There seems to be a consensus in many of the world’s markets that legislative action must be taken to tame the power of technology. However, there’s no united vision of how to design regulatory interventions yet. The immediate challenge facing the field of AI governance is to use AI responsibly, says the World Economic Forum.
Despite the many challenges and ambiguities, there are signs that things are starting to move in the right direction to ensure that technology will do more good than harm.
In 2021, the European Commission released its Artificial Intelligence Act, a comprehensive regulatory proposal that classifies all AI applications under four distinct categories of risks and introduces specific requirements for each of them.
But there are questions pertaining to how effective this act can be and what its potential pitfalls are. For example, the EU classifies deep fakes as a limited risk and simply requires notification of its use. It also does not specify which use case can be applied with what risk level.
“That inherent misconception permeates the regulatory framework and risks to leave outside its realm some essential features and consequences of the actual situation, which needs AI to be understood as a cycle and not as an end-product,” says Fernando Barrio, Senior Lecturer in Business Law at Queen Mary University of London.
“By doing that, it imposes an obligation on designer-developers for situations they cannot control nor anticipate and leaves off the hook deployers that have the capacity, via use and data supply, to affect the outcome of the AI deployment.”
Though we’ve seen progress being made when it comes to protecting people’s data and privacy, the devil is in the details regarding the strength of protections, resources for and commitment to enforcement, incentives for compliance, etc., according to Jolynn Dellinger, Senior Lecturing Fellow in Privacy Law & Policy at Duke Law School.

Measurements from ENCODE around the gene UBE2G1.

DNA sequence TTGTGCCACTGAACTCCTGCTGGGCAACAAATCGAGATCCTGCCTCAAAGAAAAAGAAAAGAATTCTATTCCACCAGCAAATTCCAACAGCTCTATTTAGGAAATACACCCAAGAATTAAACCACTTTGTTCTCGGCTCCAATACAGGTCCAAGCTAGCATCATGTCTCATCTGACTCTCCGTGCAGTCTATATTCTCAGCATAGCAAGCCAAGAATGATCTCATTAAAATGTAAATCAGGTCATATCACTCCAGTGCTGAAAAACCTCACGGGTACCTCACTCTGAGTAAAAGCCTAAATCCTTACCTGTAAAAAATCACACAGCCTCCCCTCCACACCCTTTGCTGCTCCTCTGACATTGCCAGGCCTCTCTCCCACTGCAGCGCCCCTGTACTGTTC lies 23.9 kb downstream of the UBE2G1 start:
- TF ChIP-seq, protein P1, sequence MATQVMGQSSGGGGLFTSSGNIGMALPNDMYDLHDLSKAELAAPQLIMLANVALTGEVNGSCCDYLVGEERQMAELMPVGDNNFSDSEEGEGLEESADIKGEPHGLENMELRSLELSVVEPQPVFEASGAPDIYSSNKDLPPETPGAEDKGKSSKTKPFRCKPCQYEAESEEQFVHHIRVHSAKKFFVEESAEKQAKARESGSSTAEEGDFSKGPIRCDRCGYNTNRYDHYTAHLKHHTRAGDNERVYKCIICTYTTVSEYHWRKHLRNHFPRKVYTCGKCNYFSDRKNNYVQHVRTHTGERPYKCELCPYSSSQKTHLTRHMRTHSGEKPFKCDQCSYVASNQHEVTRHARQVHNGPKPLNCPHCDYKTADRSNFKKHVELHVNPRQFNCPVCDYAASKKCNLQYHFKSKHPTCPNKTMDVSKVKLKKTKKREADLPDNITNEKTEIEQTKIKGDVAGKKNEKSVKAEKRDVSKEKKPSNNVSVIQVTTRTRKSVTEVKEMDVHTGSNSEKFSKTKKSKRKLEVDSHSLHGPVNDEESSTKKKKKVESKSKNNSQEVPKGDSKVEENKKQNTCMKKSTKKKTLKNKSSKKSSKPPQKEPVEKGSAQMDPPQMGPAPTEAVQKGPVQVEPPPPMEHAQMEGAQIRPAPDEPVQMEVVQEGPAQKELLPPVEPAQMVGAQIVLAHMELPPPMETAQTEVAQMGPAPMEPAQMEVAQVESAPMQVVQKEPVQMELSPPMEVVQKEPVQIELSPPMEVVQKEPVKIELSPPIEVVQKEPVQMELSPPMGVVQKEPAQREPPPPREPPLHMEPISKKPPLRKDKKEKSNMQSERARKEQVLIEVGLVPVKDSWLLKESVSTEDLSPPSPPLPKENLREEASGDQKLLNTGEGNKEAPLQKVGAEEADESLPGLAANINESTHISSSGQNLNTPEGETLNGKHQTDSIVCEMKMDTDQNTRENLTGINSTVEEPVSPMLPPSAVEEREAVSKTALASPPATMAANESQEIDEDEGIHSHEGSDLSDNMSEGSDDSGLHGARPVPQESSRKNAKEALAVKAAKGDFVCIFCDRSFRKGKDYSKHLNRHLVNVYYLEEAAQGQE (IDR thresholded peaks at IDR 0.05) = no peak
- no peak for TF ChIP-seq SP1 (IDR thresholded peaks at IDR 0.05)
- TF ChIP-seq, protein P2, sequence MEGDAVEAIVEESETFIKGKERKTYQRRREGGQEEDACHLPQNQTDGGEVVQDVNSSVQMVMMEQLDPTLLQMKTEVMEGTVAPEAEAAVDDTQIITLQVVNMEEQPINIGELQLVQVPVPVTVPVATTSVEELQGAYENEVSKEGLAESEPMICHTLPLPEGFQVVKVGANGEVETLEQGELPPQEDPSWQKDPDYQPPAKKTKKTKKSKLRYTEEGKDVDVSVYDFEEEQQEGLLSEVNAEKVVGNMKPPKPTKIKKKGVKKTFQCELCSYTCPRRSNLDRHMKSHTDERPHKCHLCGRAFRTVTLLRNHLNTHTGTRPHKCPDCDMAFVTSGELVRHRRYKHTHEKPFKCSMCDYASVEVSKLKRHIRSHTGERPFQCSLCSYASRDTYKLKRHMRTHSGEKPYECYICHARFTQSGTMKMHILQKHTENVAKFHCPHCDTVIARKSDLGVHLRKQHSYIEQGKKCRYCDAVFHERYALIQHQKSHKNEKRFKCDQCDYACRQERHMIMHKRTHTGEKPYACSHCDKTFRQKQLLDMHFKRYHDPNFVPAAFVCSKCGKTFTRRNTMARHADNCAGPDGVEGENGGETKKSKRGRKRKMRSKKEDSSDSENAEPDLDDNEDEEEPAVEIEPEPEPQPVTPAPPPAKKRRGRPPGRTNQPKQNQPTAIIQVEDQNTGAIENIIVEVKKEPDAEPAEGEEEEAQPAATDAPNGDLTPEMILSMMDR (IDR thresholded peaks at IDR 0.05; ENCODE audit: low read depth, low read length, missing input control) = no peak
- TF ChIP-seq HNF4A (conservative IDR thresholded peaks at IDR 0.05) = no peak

Some advanced AI systems are designed to evolve in such a way to make some of the consequences unpredictable.Fernando Barrio, Senior Lecturer in Business Law at Queen Mary University of London
However, the expert emphasises that even though problems remain, well-designed, comprehensive legislation responsibly enforced by the relevant agencies or authorities is still going to be more effective at protecting consumers than the market has proven to be.
Consequence scanning can help solve some of the ambiguities in regulating AI. The consequences are classified as either intended or unintended with the important distinction that intended consequences aren’t always positive, and unintended consequences aren’t always negative. Its use in assessing ethics in tech development varies on a case-by-case basis and depends on the inherent characteristic and definition of a specific technology.
“Some advanced AI systems are designed to evolve in such a way to make some of the consequences unpredictable,” Barrio remarks.
“Some basic systems can be previously assessed for their consequences, and seem harmless, but the actual deployment might result in harmful effects. Therefore, the treatment of AI systems as goods opens up to the unsuitability of consequence scanning for AI systems.”
Barrio warns that the issue is more profound in relation to tech developments as it takes us back to the 1990s when technology development was the main aim of technology policy and was pursued regardless of the actual effect. Therefore, he advocates ex-ante and ex-post assessment of consequence scanning based on principles that have been agreed upon democratically including all the stakeholders.
As regulations develop, companies too are starting to grasp the idea of responsible technology. For example, smaller companies like Signal (a messaging app), ProtonMail (an email service), and DuckDuckGo (a search engine) are reported to have made explicit commitments to promoting privacy. Tech giant Microsoft has indicated that it would provide GDPR level privacy protections to all people regardless of where they live.
Barrio pointing to the growing number of companies addressing responsible technology says that although it is still not clear whether this is because of the understanding of the responsibility embedded with their immense power or if it is just a reaction to the pressure of investors to pursue corporate responsibility policies.
This willingness to offer data protection marks the beginning of a big change in mindset. Now that we have proof that technology is not too complex to be properly regulated, it’s time to add end-users to regulatory frameworks. Ethics and good governance ensure that technology is put to its best use to create a fair, inclusive, and truly democratic society.
This story is part of our Tech ethics series.